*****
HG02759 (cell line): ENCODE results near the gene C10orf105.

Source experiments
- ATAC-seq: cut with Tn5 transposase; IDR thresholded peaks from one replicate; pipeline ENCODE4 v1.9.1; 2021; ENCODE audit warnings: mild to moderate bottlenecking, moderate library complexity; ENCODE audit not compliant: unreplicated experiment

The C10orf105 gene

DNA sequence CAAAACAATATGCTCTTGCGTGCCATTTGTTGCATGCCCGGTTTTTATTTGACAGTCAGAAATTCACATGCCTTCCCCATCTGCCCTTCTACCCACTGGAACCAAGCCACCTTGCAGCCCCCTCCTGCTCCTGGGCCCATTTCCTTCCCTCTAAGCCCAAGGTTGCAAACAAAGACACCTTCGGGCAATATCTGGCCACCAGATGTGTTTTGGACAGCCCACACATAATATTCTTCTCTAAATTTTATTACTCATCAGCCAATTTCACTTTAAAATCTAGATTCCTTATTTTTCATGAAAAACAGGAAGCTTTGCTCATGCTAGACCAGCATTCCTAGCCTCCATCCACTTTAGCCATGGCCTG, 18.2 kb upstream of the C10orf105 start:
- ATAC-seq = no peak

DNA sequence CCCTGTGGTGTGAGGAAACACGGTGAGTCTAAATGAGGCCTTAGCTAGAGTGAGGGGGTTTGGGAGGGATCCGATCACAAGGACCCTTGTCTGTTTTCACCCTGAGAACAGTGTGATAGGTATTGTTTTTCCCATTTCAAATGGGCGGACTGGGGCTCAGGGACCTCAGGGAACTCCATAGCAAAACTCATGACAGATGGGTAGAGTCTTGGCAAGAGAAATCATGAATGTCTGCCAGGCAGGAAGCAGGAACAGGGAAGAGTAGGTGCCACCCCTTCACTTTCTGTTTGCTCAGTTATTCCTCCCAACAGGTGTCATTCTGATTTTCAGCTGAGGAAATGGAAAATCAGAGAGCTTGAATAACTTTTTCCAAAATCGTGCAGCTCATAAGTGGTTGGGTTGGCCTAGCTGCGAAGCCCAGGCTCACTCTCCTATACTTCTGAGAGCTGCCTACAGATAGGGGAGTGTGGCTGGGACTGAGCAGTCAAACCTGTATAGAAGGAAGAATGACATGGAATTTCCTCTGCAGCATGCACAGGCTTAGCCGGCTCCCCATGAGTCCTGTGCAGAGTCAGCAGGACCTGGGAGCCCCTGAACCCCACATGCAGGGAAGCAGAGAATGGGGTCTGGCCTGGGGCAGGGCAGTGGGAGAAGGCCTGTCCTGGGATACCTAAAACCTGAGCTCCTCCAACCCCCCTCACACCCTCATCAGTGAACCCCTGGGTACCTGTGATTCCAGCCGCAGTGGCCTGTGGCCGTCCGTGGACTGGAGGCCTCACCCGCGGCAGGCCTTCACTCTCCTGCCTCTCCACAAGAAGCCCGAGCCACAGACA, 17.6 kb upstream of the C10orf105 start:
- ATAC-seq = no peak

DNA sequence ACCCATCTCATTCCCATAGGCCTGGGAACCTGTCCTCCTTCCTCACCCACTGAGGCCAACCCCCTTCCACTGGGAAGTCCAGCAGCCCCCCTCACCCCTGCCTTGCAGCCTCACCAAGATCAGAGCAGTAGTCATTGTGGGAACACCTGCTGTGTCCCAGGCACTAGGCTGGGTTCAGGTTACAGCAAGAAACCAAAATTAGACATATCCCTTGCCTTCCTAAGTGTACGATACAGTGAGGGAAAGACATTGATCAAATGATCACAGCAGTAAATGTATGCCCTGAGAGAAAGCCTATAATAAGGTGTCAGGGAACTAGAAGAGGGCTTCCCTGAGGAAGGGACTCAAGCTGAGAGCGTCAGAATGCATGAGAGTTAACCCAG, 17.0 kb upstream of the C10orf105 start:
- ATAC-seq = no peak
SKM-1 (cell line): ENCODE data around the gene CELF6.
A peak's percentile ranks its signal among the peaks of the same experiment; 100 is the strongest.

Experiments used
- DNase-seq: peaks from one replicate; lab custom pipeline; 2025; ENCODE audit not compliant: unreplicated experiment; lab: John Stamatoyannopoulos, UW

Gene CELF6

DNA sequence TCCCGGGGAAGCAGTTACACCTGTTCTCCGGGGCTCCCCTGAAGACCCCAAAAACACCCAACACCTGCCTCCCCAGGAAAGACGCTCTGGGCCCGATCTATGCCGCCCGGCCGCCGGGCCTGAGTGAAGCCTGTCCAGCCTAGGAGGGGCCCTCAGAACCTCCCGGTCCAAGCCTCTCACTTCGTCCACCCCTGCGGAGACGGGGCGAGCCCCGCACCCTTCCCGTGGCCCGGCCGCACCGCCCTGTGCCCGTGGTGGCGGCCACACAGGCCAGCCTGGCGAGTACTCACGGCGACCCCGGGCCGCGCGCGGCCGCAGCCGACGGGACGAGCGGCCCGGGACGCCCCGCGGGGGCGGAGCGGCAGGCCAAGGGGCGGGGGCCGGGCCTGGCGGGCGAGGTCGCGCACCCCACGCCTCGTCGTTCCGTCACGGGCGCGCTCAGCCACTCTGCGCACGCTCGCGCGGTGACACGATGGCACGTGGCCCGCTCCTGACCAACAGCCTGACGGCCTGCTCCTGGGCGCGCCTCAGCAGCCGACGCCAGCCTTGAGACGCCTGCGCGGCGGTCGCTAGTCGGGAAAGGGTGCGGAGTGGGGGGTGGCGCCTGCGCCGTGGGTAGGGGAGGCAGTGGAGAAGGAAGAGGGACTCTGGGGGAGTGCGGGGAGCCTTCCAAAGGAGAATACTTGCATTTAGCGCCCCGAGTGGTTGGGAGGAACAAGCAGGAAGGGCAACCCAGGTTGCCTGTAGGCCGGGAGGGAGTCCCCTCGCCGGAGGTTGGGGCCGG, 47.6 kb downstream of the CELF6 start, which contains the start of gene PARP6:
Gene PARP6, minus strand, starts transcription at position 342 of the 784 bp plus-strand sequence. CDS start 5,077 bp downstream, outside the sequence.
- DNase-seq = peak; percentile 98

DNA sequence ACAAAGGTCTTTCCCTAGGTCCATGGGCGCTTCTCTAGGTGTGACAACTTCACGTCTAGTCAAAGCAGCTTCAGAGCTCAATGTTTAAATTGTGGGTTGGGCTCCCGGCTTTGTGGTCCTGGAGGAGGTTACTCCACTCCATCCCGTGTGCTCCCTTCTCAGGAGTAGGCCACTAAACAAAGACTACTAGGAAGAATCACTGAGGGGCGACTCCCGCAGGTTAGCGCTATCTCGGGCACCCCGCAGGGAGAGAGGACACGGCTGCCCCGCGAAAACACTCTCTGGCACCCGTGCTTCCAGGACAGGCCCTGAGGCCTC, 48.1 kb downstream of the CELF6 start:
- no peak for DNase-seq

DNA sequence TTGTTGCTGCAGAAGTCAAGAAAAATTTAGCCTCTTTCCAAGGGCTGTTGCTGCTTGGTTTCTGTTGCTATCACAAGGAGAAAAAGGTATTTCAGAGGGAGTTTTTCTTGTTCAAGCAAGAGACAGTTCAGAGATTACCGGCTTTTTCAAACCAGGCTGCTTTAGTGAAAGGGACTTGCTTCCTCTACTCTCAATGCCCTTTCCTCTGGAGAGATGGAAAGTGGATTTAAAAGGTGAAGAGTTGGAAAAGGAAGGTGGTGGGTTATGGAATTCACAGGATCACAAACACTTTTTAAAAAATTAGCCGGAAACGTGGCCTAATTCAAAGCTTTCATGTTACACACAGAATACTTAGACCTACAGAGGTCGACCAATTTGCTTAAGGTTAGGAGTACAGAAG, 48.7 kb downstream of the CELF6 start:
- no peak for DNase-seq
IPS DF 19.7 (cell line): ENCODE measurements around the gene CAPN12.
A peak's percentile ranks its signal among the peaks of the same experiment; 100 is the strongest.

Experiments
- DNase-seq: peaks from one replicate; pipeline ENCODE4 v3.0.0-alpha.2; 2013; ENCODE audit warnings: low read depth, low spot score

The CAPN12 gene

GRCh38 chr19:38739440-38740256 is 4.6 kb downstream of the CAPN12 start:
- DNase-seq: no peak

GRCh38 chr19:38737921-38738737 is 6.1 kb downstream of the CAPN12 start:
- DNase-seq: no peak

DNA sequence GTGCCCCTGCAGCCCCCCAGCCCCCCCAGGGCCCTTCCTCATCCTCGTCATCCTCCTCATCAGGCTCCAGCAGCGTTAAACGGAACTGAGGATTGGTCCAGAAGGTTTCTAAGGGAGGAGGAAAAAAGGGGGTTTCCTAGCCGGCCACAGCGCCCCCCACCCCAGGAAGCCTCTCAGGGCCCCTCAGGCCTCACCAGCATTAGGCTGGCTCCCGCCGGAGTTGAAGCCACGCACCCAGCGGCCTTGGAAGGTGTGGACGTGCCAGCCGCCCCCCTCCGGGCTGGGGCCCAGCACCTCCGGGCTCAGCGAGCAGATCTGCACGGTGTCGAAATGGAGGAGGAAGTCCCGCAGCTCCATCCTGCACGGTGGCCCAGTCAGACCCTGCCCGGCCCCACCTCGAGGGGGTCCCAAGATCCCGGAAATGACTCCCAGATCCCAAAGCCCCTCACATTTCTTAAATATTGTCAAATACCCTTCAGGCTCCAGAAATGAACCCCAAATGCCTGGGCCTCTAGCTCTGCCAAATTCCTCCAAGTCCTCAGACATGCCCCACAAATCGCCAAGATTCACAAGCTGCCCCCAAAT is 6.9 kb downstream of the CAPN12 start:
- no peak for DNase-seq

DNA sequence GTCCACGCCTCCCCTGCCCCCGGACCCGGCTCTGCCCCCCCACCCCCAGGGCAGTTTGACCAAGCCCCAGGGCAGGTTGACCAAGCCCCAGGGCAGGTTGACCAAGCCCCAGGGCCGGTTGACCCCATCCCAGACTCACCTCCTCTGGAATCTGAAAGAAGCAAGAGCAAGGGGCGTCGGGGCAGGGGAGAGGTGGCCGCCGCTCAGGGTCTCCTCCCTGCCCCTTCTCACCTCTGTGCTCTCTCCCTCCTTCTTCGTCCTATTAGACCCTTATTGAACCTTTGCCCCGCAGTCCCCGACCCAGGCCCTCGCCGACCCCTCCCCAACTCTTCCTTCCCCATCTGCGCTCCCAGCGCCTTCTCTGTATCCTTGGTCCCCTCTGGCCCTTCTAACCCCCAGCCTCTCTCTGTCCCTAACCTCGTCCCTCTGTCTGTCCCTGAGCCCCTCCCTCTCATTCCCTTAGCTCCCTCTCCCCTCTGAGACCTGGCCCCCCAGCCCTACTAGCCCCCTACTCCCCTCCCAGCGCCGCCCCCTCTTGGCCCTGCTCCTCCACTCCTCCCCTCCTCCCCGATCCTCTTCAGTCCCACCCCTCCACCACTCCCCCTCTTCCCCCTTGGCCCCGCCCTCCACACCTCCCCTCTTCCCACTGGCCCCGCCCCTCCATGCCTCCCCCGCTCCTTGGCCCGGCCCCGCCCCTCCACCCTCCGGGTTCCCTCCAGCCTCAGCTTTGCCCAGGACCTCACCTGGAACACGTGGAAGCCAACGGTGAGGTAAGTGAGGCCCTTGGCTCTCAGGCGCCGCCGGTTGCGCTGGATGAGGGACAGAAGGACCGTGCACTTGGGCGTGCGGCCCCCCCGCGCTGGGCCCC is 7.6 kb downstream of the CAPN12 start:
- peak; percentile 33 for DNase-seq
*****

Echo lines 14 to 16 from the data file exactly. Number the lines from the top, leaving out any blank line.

- DNase-seq: peaks from one replicate; lab custom pipeline; 2025; ENCODE audit not compliant: unreplicated experiment; lab: John Stamatoyannopoulos, UW

Gene CELF6

DNA sequence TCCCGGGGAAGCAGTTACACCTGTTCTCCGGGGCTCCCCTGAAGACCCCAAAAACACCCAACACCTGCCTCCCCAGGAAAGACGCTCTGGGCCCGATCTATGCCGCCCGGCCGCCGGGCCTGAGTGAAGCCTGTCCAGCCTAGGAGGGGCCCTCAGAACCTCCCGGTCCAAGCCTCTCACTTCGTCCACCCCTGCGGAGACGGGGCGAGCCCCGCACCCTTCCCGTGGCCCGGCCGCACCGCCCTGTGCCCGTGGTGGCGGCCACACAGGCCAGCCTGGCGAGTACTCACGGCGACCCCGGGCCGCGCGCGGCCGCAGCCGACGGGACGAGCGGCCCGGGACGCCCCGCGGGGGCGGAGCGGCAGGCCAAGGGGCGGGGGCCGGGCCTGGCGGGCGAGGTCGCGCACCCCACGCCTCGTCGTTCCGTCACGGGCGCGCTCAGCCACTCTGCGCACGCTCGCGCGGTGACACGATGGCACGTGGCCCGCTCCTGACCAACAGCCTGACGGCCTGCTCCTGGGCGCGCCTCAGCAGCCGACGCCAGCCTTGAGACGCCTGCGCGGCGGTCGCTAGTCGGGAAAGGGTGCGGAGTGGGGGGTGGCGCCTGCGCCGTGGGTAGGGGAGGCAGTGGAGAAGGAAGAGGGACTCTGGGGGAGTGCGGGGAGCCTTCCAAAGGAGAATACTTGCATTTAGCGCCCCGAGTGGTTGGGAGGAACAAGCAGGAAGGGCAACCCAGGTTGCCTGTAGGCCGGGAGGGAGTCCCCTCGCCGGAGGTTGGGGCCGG, 47.6 kb downstream of the CELF6 start, which contains the start of gene PARP6: